If Ms Folbigg is pardoned, Ms Rego clarified that this does not mean her convictions are quashed. Instead, she will need to go to the Court of Criminal Appeal to have her convictions overturned. In that sense, Ms Rego said, the new evidence will be tested and will form part of any future proceedings in the Court of Criminal Appeal.
Ms Rego said that she hopes that reform will result from Ms Folbigg’s tragic case, specifically in the form of the establishment of a Criminal Case Review Commission. This already exists in the UK, Scotland, Norway and most recently New Zealand. Canada has become the most recent to announce they too will be establishing the commission. Ms Rego said it is a “really pioneering model in post-conviction review” because it is so independent from politicians.
“It’s been documented that when you put miscarriages of justice in hands of politicians – whether there is conflict, or the perception of conflict – there are serious concerns in relation to the fairness of the outcomes,” Ms Rego explained. “There’s a very good case for the establishment of a Commonwealth Case Review Commission, which would be tasked with investigating these cases and referring meritorious cases the appeal court.”
Circumstantial evidence versus real, scientific facts
For anyone who has known about this case, Ms Folbigg’s diary entries featured as the central piece of evidence against her, Ms Rego said. The prosecution encouraged the jury to read parts of the diaries as a “virtual admission of guilt”, which Ms Rego said is perplexing “because it’s either an admission or it’s not at law”. Ms Folbigg’s diary entries are not, as the prosecution put it, proof of the murders.
Further, out of all the diaries used during the trial – which consisted of the 10-year time period in which Ms Folbigg’s children died – there were over 40,000 words written but around 30 were “cherry-picked” and used as demonstrations of guilt. Ms Rego added that there is no evidence to suggest that anyone during the trial read the diaries in full, “which is an obvious concern when you’re taking anything out of context”.
Asked whether this new scientific evidence should trump the diaries, Ms Rego said: “Hard fact should always be listened to in preference to circumstantial evidence. Where you have leading experts giving cause of death and indeed in consensus about it, journals in which a grieving mother and a traumatised woman was writing could hardly be probative in preference to the hard scientific facts.”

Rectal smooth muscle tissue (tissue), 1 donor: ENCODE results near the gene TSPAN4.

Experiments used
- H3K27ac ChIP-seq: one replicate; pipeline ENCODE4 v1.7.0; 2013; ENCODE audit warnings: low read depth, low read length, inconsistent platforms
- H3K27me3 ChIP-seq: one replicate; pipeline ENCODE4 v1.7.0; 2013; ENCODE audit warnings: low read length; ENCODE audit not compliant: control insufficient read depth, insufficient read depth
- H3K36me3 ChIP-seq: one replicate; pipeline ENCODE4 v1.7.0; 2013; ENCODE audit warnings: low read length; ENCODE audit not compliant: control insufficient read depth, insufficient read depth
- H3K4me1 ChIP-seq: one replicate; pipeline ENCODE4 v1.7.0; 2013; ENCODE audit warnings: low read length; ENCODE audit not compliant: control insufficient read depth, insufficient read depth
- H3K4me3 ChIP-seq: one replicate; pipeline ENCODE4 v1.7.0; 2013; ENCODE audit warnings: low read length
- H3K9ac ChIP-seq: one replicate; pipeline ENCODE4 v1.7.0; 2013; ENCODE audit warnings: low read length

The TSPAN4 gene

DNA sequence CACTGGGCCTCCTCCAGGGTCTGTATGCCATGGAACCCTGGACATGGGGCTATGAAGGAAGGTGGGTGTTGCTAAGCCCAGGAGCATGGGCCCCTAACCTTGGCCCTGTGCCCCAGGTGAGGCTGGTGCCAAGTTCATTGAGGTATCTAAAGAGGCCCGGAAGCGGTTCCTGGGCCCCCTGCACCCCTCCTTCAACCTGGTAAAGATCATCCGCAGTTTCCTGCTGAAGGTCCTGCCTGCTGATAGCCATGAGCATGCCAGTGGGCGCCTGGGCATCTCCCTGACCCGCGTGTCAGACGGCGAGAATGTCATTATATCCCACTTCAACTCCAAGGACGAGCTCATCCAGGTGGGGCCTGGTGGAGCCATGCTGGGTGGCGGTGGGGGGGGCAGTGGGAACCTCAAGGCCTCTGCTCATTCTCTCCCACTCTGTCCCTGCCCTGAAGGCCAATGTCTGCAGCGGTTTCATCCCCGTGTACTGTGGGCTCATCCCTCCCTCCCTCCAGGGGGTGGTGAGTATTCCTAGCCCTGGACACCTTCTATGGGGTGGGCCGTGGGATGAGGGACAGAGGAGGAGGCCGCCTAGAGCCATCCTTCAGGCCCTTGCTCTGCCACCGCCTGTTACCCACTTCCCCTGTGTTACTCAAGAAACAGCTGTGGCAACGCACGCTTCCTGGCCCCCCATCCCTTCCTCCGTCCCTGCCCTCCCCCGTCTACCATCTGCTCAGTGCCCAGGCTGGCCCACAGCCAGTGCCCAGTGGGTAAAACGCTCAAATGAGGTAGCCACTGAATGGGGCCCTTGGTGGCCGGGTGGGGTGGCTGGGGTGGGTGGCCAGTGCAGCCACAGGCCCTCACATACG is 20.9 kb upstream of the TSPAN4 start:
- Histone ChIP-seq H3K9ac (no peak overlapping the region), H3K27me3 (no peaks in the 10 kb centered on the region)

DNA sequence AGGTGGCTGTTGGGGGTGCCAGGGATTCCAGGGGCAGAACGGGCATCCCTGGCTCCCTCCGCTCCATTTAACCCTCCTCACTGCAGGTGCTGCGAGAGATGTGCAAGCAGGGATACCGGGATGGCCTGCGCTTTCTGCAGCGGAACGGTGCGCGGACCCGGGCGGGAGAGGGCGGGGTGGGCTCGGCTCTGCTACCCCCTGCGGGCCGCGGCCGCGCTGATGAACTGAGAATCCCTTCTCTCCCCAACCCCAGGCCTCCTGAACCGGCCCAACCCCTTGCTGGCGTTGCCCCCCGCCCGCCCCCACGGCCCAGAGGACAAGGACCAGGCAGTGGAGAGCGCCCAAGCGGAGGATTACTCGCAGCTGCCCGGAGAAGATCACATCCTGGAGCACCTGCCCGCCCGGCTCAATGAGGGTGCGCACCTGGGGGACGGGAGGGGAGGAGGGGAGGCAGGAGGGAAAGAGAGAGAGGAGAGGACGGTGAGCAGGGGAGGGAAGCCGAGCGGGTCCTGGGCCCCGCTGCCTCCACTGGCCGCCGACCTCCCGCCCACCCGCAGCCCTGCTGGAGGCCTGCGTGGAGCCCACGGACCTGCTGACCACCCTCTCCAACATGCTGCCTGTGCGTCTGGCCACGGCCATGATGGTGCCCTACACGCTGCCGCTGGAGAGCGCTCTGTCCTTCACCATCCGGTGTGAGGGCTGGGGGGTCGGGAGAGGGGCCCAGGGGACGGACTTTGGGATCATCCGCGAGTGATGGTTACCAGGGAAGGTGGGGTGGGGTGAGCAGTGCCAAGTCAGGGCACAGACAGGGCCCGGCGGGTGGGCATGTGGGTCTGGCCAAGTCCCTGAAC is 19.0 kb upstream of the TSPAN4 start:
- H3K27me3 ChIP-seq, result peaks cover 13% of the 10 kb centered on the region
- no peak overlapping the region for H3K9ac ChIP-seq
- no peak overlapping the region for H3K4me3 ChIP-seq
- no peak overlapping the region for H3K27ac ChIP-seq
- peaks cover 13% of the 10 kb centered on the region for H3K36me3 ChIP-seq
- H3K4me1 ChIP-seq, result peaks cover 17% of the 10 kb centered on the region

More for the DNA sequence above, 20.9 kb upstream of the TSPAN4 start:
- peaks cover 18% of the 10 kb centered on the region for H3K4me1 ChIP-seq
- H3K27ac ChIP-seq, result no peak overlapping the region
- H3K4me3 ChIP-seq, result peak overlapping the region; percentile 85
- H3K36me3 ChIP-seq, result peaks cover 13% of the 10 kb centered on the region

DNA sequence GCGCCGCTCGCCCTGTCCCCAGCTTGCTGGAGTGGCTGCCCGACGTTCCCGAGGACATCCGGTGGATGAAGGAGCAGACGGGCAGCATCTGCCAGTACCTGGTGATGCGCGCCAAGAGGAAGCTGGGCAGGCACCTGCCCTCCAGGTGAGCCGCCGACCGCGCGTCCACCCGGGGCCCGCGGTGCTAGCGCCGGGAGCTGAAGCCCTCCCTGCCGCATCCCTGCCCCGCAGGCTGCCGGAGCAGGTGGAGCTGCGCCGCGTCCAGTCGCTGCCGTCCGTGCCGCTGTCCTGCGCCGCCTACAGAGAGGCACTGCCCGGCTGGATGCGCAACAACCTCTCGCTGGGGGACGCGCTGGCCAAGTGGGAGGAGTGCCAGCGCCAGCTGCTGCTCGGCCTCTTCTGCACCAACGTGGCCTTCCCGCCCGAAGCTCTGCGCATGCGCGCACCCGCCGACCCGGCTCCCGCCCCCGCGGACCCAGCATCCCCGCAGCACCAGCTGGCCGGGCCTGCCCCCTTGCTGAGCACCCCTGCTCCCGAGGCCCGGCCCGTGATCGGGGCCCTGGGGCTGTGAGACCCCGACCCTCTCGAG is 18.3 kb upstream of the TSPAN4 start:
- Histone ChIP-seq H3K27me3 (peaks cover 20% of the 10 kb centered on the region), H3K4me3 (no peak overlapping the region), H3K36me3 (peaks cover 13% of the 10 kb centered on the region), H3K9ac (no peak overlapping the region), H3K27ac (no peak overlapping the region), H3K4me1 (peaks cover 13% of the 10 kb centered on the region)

During the inquiry, the commissioner indicated that he did not want a psychiatrist to “what the words of the diary mean or about the fact that a mother who had lost her babies would be upset and emotional and so on”, Ms Rego said. Instead, she and Ms Folbigg’s other petition lawyer, Dr Robert Cavanagh, asked their own experts.
“We weren’t able to properly contextualise Ms Folbigg’s diary entries at that point, but certainly the Attorney-General will soon receive some really excellent expert reports from these amazing experts who were working pro bono to demonstrate that [the inquiry and the trial] got it wrong,” Ms Rego said on the podcast.
Importantly, Ms Folbigg never wrote an actual admission of murdering her children. Instead, the diary entries taken “out of context” were things like “Sarah left with a bit of help” and “I feel guilt”. Ms Rego said this can hardly be construed as a straight legal confession and emphasises the need for courts to be extremely cautious in admitting evidence of this kind and the need for expert evidence to assist judicial and juror assessment.
“So [Ms Folbigg's] writing from a traumatised position, trying to make sense of it herself. What has been fascinating about this is that pretty much in the complete case history, since trial, it’s been men sitting in judgement of her with no experience of being a woman and no experience of motherhood, and indeed probably no experience losing four children. And they felt qualified to sit there and tell the world what she meant,” she said.
Ms Rego said this case and the new science highlight the need for a change in the way the law assesses the reliability of expert evidence. She said it is her hope, Dr Cavanagh’s hope and Ms Folbigg’s that if something good is taken from this matter, it’s that “miscarriages of justice are a gift, in some sense, and an opportunity to make change”. If courts do not, “we have lost out on a really important opportunity”.
“We need to make sure that the laws are fair for everyone. This case should be of concern to everyone because it establishes that hard scientific facts can be pushed aside in preference of subjective interpretations of circumstantial evidence. That is scary, frankly, and something that every lawyer and every person should be concerned about. So it’s not just about Ms Folbigg,” Ms Rego said.